Severin Schwan, CEO of Swiss pharma giant Roche, has warned that the demand for Covid-19 tests still outstrips supply, making more broad-based testing challenging.This content was published on December 8, 2020 - 17:42
“It is very likely that vaccines will only be broadly available later next year so I expect the demand to outstrip supply for a number of months and even beyond then,” Schwan said in a briefing to the International Federation of Pharmaceutical Manufacturers & Associations (IFPMA).
Since the start of the pandemic, Roche has been a major developer of tests to detect and diagnose Covid-19. It has received Emergency Use Authorization from the US authorities for its PCR diagnostic as well as antibodies tests, while it has also developed a test to differentiate between flu and Covid-19 strains.
Schwan said it will be important even beyond the pandemic to use testing to distinguish between diseases showing similar symptoms, such as influenza.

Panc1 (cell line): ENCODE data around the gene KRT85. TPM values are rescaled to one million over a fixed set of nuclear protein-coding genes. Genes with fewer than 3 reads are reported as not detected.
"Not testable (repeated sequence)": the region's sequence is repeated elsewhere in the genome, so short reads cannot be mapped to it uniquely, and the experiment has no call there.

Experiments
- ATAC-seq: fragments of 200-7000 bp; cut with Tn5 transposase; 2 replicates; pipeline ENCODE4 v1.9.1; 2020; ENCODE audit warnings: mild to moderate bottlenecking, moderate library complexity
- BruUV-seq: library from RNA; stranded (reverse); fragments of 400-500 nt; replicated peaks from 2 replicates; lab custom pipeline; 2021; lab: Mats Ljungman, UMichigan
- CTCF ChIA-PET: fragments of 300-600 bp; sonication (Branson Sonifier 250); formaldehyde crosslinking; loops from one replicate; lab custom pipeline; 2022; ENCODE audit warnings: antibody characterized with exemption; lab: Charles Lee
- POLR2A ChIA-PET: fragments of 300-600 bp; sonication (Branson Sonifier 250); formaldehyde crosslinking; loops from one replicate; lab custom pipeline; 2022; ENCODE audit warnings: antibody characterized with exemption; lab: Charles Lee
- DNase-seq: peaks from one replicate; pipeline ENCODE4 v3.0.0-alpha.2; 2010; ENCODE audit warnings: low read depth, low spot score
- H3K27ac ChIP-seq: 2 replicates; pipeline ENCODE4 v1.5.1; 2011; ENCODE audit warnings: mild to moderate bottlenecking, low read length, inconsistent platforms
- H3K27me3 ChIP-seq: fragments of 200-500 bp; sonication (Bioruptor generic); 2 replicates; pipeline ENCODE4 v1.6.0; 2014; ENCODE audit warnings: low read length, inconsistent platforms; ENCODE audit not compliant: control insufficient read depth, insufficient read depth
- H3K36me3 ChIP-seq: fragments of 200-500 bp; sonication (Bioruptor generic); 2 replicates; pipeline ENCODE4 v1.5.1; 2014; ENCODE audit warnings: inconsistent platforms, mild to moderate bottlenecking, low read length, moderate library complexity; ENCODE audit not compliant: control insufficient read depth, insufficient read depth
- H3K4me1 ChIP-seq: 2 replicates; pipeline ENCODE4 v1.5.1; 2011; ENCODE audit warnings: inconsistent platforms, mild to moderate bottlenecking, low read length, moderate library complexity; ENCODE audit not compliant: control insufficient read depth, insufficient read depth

Targeted vs mass testing
While some neighbouring countries such as Austria have pushed for more widespread testing, Switzerland has up to now encouraged testing only for people showing Covid-19 symptoms. A few days ago, Graubünden became the first canton to launch a pilot programme to conduct mass testing of residents as part of its measures to shore up the ski season.
Schwan acknowledged that testing more broadly offers an opportunity to open up the economy but said the quantities are simply not available. “It is important that testing is prioritised. First, we need to take care of symptomatic patients and healthcare workers. Only if volumes allow for broader testing, should we go in this direction,” he said during the briefing.
SWISS international airlines announced at the end of September that it would start testing passengers on certain flights with tests developed by Roche.
Although PCR tests remain the gold standard in Covid-19 testing, Schwan said that rapid antigen tests can be produced at much larger scale – which could open the door for broader coverage of the population.